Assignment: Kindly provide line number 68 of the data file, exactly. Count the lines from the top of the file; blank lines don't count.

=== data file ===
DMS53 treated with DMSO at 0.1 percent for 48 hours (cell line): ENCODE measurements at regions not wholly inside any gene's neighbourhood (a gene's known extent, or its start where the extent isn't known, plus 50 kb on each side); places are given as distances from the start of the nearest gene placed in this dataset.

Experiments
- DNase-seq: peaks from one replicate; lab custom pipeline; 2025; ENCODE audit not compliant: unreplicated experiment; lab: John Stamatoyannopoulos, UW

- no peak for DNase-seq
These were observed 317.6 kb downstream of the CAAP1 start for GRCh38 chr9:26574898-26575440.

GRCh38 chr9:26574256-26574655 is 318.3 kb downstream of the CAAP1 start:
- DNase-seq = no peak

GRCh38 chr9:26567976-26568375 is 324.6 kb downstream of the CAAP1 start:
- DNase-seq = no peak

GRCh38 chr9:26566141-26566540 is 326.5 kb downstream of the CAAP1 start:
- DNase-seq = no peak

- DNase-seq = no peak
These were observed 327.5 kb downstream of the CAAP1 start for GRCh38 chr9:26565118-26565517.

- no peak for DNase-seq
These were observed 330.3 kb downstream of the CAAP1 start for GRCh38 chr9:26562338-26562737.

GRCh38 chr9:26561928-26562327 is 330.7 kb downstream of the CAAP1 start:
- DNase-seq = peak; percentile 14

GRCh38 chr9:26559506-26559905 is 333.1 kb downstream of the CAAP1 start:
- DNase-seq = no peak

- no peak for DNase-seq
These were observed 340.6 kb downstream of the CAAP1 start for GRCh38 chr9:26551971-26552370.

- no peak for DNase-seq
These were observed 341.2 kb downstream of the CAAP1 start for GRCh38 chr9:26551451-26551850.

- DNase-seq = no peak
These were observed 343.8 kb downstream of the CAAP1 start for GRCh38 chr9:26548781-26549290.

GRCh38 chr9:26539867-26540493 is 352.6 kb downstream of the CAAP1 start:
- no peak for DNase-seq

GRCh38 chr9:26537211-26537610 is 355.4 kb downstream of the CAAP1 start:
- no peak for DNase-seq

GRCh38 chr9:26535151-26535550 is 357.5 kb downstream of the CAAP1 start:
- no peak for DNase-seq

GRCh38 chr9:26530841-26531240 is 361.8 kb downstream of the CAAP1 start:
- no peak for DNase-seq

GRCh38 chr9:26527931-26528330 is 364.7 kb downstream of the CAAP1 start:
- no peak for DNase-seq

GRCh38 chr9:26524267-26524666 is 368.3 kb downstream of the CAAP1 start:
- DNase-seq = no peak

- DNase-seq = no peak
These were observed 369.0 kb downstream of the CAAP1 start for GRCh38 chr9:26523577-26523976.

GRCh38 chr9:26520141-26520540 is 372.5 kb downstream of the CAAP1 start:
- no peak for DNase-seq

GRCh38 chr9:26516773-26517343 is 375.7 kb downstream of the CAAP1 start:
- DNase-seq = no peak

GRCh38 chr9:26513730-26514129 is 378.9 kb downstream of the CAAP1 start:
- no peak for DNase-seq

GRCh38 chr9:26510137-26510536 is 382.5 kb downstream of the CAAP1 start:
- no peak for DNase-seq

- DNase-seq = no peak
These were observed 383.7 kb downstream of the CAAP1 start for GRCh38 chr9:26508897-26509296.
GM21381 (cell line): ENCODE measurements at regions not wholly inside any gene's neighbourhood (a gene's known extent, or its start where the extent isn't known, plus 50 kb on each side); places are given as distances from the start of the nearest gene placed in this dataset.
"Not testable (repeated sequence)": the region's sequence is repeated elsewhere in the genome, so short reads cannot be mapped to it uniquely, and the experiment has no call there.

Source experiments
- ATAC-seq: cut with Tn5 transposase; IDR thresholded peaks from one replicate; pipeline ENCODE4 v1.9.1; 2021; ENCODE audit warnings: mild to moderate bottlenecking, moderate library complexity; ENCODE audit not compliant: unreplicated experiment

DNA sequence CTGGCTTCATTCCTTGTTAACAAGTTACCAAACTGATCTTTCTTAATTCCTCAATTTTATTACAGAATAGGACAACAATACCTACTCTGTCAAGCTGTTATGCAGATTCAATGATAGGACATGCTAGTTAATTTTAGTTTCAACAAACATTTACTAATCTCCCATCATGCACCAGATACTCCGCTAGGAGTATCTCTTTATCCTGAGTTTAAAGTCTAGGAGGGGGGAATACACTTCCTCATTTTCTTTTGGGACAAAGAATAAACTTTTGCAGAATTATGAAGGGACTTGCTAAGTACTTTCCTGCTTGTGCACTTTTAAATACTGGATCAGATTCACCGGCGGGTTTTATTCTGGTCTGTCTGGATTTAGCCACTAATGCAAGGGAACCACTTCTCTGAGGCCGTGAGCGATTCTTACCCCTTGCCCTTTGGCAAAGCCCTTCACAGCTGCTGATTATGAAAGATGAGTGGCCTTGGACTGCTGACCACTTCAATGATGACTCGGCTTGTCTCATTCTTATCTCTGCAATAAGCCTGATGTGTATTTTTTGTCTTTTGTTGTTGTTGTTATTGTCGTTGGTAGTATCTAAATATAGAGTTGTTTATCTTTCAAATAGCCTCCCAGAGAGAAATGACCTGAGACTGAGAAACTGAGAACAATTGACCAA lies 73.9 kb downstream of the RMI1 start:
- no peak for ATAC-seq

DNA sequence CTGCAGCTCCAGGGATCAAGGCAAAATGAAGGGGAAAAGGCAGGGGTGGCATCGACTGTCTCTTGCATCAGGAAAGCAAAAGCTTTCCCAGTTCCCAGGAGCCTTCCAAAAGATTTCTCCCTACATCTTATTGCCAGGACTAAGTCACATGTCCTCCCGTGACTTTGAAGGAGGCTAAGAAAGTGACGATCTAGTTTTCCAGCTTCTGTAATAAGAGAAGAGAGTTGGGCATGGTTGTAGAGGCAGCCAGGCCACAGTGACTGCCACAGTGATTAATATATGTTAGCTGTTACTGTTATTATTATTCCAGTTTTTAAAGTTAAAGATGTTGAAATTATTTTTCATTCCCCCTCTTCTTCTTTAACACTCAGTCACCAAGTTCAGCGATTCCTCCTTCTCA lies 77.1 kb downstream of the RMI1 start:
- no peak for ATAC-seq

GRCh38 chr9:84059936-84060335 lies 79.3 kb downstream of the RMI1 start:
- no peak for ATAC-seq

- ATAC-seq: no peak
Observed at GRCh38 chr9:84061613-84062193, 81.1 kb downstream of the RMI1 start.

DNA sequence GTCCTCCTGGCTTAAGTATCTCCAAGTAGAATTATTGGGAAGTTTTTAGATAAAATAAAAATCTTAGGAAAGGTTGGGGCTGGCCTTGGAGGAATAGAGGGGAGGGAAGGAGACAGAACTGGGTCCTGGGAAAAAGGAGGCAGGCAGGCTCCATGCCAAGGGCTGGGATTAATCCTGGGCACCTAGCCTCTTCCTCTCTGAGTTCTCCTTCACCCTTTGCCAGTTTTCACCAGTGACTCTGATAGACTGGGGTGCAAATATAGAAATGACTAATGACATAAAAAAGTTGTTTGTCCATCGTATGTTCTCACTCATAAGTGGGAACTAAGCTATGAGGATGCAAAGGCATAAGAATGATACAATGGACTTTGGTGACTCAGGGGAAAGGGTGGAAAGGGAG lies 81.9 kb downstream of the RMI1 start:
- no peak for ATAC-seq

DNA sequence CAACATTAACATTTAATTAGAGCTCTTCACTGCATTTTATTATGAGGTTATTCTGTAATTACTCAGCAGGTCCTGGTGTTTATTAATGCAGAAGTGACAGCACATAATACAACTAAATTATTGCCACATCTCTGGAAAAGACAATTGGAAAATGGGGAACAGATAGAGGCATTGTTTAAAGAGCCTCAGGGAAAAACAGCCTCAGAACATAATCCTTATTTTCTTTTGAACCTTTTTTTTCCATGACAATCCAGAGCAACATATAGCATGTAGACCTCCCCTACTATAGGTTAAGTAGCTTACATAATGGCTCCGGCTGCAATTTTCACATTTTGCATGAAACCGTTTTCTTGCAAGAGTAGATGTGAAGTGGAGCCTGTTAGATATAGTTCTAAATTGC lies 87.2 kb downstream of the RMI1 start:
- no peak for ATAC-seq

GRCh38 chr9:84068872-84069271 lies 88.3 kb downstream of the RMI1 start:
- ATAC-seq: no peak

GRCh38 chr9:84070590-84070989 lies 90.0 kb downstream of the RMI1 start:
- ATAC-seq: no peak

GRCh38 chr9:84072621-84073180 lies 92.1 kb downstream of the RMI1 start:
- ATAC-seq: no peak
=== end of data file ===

GRCh38 chr9:84070590-84070989 lies 90.0 kb downstream of the RMI1 start: